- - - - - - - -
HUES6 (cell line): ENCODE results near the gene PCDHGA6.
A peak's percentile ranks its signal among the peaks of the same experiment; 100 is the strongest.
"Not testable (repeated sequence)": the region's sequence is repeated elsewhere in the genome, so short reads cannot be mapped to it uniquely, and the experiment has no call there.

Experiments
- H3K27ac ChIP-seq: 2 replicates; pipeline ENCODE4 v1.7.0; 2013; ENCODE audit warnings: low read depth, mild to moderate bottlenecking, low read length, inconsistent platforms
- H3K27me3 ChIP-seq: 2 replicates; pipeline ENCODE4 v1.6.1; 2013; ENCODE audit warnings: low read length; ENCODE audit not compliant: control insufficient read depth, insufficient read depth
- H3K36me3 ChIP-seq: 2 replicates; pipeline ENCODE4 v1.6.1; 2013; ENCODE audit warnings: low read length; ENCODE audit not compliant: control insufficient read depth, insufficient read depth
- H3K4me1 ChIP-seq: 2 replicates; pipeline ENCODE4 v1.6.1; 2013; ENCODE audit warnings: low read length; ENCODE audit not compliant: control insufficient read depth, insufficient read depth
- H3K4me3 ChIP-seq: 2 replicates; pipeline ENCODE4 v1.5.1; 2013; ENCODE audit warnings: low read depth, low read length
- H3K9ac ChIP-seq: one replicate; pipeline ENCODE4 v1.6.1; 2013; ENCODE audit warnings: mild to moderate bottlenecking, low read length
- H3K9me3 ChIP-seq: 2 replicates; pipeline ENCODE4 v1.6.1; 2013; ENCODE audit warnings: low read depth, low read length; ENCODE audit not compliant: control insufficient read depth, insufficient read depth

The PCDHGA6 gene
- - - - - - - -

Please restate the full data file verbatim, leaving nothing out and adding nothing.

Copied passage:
HUES6 (cell line): ENCODE results near the gene PCDHGA6.
A peak's percentile ranks its signal among the peaks of the same experiment; 100 is the strongest.
"Not testable (repeated sequence)": the region's sequence is repeated elsewhere in the genome, so short reads cannot be mapped to it uniquely, and the experiment has no call there.

Experiments
- H3K27ac ChIP-seq: 2 replicates; pipeline ENCODE4 v1.7.0; 2013; ENCODE audit warnings: low read depth, mild to moderate bottlenecking, low read length, inconsistent platforms
- H3K27me3 ChIP-seq: 2 replicates; pipeline ENCODE4 v1.6.1; 2013; ENCODE audit warnings: low read length; ENCODE audit not compliant: control insufficient read depth, insufficient read depth
- H3K36me3 ChIP-seq: 2 replicates; pipeline ENCODE4 v1.6.1; 2013; ENCODE audit warnings: low read length; ENCODE audit not compliant: control insufficient read depth, insufficient read depth
- H3K4me1 ChIP-seq: 2 replicates; pipeline ENCODE4 v1.6.1; 2013; ENCODE audit warnings: low read length; ENCODE audit not compliant: control insufficient read depth, insufficient read depth
- H3K4me3 ChIP-seq: 2 replicates; pipeline ENCODE4 v1.5.1; 2013; ENCODE audit warnings: low read depth, low read length
- H3K9ac ChIP-seq: one replicate; pipeline ENCODE4 v1.6.1; 2013; ENCODE audit warnings: mild to moderate bottlenecking, low read length
- H3K9me3 ChIP-seq: 2 replicates; pipeline ENCODE4 v1.6.1; 2013; ENCODE audit warnings: low read depth, low read length; ENCODE audit not compliant: control insufficient read depth, insufficient read depth

The PCDHGA6 gene